Baseball Arrives In Buies Creek
BUIES CREEK, N.C.—After a search that took them to approximately 40 sites across the Carolinas, the Astros announced on Friday their agreement to have their high Class A club play at Campbell's Jim Perry Field for the next two seasons while they wait for their new stadium in Fayetteville, N.C., to be built.
The team—which will be known as the Buies Creek Astros for the next two years—is one of two moving in to the Carolina League after the contraction of High Desert and Bakersfield in the Carolina League. The other, the Down East Wood Ducks, will affiliate with the Rangers and will play their games at Grainger Stadium in Kinston, N.C.
Though Campbell was long rumored to be the Astros' eventual landing spot—Campbell head coach Justin Haire said the university first heard from the Astros in September—Carolina League president John Hopkins said the agreement only came together recently before the official announcement was sent to the media on Thursday afternoon.
"I don't think it was finalized until last week," he said. "That's when I knew."
When asked why Minor League Baseball gave the OK to go forth with the move, which had been talked about for than 10 years, even without a stadium available, Hopkins said that he preferred not to announce the move and then let a franchise and a city dangle for two seasons while waiting for a stadium.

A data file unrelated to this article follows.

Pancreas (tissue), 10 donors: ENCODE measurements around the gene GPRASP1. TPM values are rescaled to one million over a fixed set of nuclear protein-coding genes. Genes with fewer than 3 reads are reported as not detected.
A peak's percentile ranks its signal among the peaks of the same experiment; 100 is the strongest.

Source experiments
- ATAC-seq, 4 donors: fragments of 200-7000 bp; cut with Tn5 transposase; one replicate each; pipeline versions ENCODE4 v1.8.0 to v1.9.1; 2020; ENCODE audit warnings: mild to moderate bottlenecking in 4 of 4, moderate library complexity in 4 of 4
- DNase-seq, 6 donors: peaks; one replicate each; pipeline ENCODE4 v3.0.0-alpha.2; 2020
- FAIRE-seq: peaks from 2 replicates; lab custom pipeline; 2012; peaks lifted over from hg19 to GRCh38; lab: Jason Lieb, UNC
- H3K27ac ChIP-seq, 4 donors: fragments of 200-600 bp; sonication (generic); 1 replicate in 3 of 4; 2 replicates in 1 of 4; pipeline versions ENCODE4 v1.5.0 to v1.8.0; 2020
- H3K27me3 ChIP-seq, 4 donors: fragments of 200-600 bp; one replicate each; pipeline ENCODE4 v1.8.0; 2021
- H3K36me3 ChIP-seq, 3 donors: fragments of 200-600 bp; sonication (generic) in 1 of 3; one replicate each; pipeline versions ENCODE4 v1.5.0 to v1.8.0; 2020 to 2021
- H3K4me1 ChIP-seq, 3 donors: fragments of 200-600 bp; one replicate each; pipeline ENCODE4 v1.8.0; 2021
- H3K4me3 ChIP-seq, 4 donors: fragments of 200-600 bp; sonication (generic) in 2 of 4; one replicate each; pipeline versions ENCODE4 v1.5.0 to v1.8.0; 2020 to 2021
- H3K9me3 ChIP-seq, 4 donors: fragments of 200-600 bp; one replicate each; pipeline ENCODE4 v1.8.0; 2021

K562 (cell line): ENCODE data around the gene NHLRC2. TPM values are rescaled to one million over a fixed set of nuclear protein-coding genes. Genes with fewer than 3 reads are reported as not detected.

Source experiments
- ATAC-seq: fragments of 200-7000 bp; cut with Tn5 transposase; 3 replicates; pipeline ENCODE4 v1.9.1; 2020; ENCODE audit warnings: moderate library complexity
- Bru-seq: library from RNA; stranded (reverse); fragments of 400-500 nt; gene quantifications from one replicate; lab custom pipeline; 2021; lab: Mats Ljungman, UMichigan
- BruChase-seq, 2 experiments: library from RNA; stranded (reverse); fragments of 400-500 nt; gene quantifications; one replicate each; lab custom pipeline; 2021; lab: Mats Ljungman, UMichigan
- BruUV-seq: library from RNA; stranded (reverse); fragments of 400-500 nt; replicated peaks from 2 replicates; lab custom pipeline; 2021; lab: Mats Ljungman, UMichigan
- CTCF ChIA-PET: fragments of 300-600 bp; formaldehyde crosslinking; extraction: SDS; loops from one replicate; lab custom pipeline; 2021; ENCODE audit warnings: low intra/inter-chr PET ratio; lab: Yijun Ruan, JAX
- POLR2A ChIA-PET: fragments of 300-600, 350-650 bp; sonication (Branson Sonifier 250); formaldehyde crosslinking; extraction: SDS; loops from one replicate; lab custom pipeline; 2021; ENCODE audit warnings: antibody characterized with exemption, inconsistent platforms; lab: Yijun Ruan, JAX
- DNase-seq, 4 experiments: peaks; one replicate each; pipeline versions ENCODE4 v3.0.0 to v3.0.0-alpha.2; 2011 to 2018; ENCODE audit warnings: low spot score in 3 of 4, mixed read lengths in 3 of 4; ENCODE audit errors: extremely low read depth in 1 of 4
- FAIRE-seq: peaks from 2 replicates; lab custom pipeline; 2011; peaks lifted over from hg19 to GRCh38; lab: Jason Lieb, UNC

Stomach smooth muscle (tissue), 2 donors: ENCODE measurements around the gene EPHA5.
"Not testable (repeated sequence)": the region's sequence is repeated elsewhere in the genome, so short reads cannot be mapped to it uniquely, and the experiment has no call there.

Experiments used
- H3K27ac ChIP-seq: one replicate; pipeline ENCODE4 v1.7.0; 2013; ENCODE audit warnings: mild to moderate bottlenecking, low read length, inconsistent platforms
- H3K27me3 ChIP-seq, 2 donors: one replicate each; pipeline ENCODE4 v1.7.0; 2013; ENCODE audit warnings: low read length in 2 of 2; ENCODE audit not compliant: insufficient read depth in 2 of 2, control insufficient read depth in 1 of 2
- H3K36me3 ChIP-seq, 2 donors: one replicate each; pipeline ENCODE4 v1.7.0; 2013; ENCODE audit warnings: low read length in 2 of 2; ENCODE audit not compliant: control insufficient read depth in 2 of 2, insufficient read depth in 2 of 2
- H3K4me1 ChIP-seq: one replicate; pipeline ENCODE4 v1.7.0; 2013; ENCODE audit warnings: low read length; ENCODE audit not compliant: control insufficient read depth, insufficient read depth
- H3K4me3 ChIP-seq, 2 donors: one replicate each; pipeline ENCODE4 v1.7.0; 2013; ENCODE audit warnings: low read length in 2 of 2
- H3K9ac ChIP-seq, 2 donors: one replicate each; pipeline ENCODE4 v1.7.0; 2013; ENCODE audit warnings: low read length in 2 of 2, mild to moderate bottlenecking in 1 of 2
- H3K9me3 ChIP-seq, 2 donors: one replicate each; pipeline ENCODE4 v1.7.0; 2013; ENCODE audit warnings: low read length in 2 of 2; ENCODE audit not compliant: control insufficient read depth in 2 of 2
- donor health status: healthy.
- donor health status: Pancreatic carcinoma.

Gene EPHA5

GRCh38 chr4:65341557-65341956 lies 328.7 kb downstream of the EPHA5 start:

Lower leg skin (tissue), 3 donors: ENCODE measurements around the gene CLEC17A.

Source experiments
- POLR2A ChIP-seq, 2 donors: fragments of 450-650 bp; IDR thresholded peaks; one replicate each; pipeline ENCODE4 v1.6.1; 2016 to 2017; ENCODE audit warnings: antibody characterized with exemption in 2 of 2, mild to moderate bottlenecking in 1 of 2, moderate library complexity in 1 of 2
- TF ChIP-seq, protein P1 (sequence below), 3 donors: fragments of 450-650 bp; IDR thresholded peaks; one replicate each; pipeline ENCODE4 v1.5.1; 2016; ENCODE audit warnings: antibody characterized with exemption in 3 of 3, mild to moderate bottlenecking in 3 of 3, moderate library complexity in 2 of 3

"Somebody, somewhere is going to be a lame duck if you say 'Two years from now we're leaving,' " Hopkins said. "So it was really better to bring a new community, a new product, even on a temporary basis, than it would be to give a two-year notice to a city in California that they're going to lose baseball."
Among the other temporary homes the Astros explored were East Carolina (Greeneville, N.C.), UNC Wilmington, Methodist University (Fayetteville), and parks in the Coastal Plain League such as J.P. Riddle Stadium, which is the home to the Fayetteville SwampDogs. The team also approached the other new Carolina League franchise, in Kinston, about playing some of their games at Grainger Stadium.
A rotating-site arrangement was also considered, as was having the team spend the entire year on the road with an eye toward landing a site for 2018 before moving into their permanent home in 2019.
"At the end of the day, with the quality of this facility and being sort of being right smack in the middle of the state, where we were right in the middle of the footprint of the Carolina League," Houston Astros team president Reid Ryan said, "it made it easiest on us and easiest on our nine partners in the Carolina League."
There were a few key reasons that drew the Astros to Campbell, chief among them the planned additions to Jim Perry Field. The school is in the process of completing the Jim and Daphne Perry Pavilion, which will increase seating to more than 1,000 and will provide a new visiting dugout, locker room upgrades and a new office for the baseball staff.